In patients with atrial fibrillation (AF) the risk of stroke is substantially increased, especially in those who are elderly (over 75 years) or have risk factors such as previous stroke, heart failure or hypertension.
(PRWEB UK) 7 March 2015
Atrial fibrillation (AF), the most common type of cardiac arrhythmia, substantially increases the risk and severity of stroke and has a highly negative effect on patient outcomes. AF is associated with a pro-thrombotic state and studies have shown it increases the risk of stroke fivefold. This increased risk is particularly great in the elderly aged ≥80 years in whom stroke occurrence is up to 45.8 %. AF is also associated with an increased severity of stroke and the proportion of patients with cardio-embolic stroke is markedly increased with a 30-day mortality of 25 %. Furthermore, the presence of AF with stroke almost doubles the death rate with a 1-year mortality of 50 %. Although these risks are well recognised, too few patients with AF receive preventative and adequate therapy to minimise their stroke risk. As a consequence, there is unnecessary morbidity and mortality. This article reports presentations and discussions from a satellite symposium to discuss the important and timely matter of stroke prevention in AF, which was convened at the 23rd European Stroke Conference held in Nice in May 2014.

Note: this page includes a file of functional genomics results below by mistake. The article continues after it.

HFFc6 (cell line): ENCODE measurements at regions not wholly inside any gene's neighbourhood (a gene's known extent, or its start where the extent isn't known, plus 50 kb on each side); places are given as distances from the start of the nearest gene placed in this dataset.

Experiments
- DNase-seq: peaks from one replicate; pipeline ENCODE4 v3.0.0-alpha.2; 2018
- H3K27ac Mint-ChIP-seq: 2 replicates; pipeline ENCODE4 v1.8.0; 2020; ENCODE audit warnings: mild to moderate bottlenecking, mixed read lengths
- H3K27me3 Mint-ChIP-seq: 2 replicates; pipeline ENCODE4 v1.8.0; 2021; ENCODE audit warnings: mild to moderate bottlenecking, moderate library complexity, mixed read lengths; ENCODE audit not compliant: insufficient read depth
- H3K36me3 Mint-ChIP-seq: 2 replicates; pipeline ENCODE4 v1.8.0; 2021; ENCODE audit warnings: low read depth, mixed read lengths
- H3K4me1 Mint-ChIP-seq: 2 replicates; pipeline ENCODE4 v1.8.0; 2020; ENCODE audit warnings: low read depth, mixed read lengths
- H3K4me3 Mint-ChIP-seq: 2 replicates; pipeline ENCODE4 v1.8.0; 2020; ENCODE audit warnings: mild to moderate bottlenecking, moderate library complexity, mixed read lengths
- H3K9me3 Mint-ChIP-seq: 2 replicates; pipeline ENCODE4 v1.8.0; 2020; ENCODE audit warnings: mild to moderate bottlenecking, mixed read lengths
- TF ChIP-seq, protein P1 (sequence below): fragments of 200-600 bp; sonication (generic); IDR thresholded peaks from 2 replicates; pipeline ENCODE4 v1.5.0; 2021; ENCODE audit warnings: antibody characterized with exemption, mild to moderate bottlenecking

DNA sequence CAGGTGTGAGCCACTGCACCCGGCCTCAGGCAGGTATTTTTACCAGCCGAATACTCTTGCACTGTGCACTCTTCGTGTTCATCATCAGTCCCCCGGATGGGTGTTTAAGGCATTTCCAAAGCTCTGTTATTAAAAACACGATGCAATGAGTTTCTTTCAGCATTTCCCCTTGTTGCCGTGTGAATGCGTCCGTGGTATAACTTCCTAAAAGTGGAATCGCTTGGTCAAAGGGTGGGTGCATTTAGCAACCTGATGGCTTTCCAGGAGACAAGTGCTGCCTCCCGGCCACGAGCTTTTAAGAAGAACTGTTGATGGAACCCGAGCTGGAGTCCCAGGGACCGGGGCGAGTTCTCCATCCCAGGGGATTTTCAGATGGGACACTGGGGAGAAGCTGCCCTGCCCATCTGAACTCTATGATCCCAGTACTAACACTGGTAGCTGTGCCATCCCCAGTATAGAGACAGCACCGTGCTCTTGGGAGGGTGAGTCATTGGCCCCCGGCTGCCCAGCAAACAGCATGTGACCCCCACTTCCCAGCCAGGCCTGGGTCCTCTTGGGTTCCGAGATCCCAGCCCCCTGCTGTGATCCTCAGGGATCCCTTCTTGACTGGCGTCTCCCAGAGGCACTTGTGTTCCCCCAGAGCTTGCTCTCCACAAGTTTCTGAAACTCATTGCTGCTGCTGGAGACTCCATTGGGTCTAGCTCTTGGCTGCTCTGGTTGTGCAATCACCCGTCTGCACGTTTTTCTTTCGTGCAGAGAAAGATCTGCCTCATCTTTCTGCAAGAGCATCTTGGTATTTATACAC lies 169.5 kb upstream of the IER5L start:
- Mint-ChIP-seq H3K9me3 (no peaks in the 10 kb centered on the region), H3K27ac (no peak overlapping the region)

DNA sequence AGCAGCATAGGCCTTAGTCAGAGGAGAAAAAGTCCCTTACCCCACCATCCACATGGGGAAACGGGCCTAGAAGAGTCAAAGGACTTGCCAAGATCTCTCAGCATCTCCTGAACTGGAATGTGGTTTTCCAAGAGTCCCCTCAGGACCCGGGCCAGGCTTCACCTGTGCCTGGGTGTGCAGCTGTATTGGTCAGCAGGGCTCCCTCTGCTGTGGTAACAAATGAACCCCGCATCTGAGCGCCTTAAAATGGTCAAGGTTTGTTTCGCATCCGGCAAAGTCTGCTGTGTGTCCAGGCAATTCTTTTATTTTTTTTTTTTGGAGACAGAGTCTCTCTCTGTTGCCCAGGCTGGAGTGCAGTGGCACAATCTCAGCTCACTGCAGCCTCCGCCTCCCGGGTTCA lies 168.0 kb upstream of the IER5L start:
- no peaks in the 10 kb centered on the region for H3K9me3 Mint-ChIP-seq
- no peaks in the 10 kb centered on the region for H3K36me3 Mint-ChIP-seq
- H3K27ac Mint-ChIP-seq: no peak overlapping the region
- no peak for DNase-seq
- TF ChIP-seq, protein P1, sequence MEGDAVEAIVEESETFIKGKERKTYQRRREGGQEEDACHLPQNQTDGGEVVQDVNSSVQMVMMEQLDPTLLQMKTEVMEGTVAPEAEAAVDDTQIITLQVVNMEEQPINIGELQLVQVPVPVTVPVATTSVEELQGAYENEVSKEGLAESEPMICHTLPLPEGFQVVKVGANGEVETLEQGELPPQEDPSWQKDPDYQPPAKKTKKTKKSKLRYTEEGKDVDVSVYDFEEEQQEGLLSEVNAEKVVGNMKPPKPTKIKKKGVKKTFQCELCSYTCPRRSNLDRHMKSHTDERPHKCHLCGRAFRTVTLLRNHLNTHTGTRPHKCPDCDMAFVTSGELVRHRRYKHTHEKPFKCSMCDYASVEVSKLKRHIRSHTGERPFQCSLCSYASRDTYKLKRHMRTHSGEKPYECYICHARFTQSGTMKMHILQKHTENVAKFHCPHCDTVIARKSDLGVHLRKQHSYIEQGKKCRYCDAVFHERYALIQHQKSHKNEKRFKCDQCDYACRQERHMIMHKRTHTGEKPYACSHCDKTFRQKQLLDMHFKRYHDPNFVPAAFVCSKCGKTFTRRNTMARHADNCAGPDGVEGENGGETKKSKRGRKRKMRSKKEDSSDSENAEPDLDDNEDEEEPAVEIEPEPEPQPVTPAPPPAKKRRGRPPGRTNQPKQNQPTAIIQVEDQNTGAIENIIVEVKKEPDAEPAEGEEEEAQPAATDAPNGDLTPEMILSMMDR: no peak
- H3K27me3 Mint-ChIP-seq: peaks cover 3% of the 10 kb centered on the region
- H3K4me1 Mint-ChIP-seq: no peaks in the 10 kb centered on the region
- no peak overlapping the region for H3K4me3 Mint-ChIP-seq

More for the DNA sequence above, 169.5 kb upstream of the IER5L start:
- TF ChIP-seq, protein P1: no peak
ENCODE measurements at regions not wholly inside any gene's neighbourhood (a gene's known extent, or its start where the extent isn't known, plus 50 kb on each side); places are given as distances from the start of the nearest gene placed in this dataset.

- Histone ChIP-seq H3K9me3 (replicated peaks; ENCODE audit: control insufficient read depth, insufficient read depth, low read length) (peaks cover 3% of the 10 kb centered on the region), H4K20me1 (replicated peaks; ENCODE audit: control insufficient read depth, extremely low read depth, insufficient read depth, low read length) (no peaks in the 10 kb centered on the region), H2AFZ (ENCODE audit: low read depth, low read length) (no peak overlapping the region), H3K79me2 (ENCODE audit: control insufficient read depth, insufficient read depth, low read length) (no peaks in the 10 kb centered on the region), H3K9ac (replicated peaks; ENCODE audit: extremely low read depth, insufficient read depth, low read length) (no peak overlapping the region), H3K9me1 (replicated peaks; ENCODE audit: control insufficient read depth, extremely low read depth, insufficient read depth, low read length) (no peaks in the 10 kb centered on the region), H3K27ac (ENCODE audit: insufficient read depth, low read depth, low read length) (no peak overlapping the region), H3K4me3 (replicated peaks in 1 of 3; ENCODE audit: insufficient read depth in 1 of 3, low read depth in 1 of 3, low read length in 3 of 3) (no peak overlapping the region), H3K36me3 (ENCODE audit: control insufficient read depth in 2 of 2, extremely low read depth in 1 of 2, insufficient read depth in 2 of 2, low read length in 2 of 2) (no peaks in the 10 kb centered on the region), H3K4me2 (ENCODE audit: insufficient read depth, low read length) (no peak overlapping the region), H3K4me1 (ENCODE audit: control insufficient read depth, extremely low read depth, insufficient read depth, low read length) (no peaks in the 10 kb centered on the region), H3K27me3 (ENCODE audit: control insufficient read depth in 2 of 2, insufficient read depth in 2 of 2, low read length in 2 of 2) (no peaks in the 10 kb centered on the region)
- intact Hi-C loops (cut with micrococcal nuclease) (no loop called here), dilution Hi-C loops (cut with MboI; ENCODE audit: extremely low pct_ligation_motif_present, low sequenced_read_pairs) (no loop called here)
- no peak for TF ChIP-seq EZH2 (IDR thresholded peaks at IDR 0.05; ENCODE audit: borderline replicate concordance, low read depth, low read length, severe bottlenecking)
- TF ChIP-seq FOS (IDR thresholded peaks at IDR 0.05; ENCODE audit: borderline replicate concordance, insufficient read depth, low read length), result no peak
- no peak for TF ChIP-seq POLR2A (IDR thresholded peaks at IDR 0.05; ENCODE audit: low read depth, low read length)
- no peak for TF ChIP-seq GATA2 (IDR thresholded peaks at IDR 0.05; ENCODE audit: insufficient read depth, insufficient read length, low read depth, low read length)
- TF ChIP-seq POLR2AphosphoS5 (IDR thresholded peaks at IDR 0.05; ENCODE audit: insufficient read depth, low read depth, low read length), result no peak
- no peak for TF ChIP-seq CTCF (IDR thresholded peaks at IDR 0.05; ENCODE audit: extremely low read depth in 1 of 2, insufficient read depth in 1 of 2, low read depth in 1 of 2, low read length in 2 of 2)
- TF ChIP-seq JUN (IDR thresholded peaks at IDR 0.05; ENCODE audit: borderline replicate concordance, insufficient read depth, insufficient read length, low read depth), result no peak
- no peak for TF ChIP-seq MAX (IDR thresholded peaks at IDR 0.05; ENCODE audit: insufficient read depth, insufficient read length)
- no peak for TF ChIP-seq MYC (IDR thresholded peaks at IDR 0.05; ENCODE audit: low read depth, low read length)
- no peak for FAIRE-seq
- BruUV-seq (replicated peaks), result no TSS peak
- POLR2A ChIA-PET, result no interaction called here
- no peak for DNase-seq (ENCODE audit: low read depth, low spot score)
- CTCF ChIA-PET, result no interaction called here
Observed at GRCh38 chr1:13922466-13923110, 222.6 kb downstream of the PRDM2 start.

Prevention of Atrial Fibrillation-related Stroke – Guidelines and Clinical Reality
Professor Werner Hacke (University of Heidelberg, Germany) considered the current recommendations for treating AF and how well these are being adhered to in Europe and elsewhere.
The Current Recommendations and Stroke Risk Classification
The European guidelines, established for over a decade, have identified the increased stroke risk in AF and set out strategies to minimise it. In the clinical classification scheme for predicting stroke (CHADS2) factors such as congestive heart failure, hypertension, age ≥75 years and diabetes each score 1 point and a previous stroke or transient ischaemic attack (TIA) scores 2 points. The sum of these points increases with stroke risk: total scores in the range 0 to 6 represent 1.9 to 18.2 strokes/100 patient years (without anticoagulant therapy).
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